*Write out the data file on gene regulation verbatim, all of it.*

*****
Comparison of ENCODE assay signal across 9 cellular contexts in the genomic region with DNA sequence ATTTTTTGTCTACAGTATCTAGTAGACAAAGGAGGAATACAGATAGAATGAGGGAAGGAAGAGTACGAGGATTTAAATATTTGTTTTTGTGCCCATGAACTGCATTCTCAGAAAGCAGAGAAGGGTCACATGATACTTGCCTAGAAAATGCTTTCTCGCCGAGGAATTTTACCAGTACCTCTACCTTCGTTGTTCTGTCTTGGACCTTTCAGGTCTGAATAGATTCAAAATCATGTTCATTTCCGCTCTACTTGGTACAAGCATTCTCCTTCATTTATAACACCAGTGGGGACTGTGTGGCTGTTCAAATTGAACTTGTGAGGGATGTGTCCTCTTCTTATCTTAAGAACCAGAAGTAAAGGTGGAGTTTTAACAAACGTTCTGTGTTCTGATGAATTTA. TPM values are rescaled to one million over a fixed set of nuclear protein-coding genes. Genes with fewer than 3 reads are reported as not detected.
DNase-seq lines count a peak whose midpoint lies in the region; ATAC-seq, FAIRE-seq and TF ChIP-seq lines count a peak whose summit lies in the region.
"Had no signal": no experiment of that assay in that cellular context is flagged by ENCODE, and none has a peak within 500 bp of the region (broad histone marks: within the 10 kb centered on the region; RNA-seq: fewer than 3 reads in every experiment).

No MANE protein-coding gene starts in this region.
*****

Comparison of ENCODE assay signal across 9 cellular contexts in the genomic region with DNA sequence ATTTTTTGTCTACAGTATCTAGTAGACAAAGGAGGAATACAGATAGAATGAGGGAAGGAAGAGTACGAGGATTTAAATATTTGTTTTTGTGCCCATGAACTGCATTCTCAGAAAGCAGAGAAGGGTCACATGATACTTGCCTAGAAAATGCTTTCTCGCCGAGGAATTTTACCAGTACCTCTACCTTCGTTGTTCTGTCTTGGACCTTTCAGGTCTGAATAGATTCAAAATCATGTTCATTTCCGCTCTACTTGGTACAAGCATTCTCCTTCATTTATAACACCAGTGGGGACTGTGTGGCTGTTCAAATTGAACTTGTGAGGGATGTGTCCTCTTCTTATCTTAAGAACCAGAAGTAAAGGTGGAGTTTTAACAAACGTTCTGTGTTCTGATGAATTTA. TPM values are rescaled to one million over a fixed set of nuclear protein-coding genes. Genes with fewer than 3 reads are reported as not detected.
DNase-seq lines count a peak whose midpoint lies in the region; ATAC-seq, FAIRE-seq and TF ChIP-seq lines count a peak whose summit lies in the region.
"Had no signal": no experiment of that assay in that cellular context is flagged by ENCODE, and none has a peak within 500 bp of the region (broad histone marks: within the 10 kb centered on the region; RNA-seq: fewer than 3 reads in every experiment).

No MANE protein-coding gene starts in this region.